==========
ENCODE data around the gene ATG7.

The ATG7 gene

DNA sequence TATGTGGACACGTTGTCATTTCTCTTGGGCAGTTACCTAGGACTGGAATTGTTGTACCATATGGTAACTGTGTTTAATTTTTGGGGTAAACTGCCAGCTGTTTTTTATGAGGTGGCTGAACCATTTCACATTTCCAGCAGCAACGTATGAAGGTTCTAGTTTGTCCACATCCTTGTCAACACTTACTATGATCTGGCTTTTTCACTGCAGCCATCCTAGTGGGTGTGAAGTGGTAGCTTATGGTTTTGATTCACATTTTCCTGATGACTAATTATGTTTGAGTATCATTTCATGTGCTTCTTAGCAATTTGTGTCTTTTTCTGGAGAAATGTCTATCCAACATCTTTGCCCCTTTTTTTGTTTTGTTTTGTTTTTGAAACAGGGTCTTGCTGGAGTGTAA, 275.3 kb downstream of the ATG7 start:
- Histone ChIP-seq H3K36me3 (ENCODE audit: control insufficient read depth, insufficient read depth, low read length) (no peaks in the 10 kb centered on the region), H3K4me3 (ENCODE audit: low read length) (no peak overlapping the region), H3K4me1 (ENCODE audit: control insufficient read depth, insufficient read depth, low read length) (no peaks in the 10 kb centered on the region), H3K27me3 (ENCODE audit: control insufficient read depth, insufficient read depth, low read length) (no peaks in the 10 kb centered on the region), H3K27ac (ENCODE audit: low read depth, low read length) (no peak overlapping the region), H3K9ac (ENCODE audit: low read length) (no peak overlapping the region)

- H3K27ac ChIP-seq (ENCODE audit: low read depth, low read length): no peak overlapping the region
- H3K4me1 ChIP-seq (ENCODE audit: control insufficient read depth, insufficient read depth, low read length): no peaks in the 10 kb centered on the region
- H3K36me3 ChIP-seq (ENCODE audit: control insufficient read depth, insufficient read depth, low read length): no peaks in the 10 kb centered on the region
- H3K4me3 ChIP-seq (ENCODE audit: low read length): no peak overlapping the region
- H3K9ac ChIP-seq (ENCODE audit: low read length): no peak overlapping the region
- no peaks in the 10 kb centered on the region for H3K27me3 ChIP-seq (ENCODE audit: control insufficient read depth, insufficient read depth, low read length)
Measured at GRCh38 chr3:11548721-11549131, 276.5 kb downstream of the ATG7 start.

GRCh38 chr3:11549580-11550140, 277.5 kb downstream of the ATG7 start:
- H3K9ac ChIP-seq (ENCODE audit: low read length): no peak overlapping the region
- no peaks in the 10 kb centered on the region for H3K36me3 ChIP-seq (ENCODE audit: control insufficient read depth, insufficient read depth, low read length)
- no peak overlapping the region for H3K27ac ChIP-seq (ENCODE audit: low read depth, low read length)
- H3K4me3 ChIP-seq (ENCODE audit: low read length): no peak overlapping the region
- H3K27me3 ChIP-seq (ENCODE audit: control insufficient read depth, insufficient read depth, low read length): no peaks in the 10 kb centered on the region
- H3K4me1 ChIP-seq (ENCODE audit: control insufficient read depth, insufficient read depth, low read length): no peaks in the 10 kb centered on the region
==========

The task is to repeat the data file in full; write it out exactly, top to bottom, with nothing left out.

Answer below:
ENCODE data around the gene ATG7.

The ATG7 gene

DNA sequence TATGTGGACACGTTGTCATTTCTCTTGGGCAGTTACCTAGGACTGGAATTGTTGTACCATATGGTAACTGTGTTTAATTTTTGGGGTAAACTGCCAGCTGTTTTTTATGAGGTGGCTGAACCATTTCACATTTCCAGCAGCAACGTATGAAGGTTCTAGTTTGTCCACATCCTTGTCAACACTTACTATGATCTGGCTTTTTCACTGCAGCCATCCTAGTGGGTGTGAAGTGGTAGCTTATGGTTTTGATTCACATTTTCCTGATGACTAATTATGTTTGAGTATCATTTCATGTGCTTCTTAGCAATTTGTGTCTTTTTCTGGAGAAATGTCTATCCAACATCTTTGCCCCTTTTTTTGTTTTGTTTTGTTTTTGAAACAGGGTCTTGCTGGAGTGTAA, 275.3 kb downstream of the ATG7 start:
- Histone ChIP-seq H3K36me3 (ENCODE audit: control insufficient read depth, insufficient read depth, low read length) (no peaks in the 10 kb centered on the region), H3K4me3 (ENCODE audit: low read length) (no peak overlapping the region), H3K4me1 (ENCODE audit: control insufficient read depth, insufficient read depth, low read length) (no peaks in the 10 kb centered on the region), H3K27me3 (ENCODE audit: control insufficient read depth, insufficient read depth, low read length) (no peaks in the 10 kb centered on the region), H3K27ac (ENCODE audit: low read depth, low read length) (no peak overlapping the region), H3K9ac (ENCODE audit: low read length) (no peak overlapping the region)

- H3K27ac ChIP-seq (ENCODE audit: low read depth, low read length): no peak overlapping the region
- H3K4me1 ChIP-seq (ENCODE audit: control insufficient read depth, insufficient read depth, low read length): no peaks in the 10 kb centered on the region
- H3K36me3 ChIP-seq (ENCODE audit: control insufficient read depth, insufficient read depth, low read length): no peaks in the 10 kb centered on the region
- H3K4me3 ChIP-seq (ENCODE audit: low read length): no peak overlapping the region
- H3K9ac ChIP-seq (ENCODE audit: low read length): no peak overlapping the region
- no peaks in the 10 kb centered on the region for H3K27me3 ChIP-seq (ENCODE audit: control insufficient read depth, insufficient read depth, low read length)
Measured at GRCh38 chr3:11548721-11549131, 276.5 kb downstream of the ATG7 start.

GRCh38 chr3:11549580-11550140, 277.5 kb downstream of the ATG7 start:
- H3K9ac ChIP-seq (ENCODE audit: low read length): no peak overlapping the region
- no peaks in the 10 kb centered on the region for H3K36me3 ChIP-seq (ENCODE audit: control insufficient read depth, insufficient read depth, low read length)
- no peak overlapping the region for H3K27ac ChIP-seq (ENCODE audit: low read depth, low read length)
- H3K4me3 ChIP-seq (ENCODE audit: low read length): no peak overlapping the region
- H3K27me3 ChIP-seq (ENCODE audit: control insufficient read depth, insufficient read depth, low read length): no peaks in the 10 kb centered on the region
- H3K4me1 ChIP-seq (ENCODE audit: control insufficient read depth, insufficient read depth, low read length): no peaks in the 10 kb centered on the region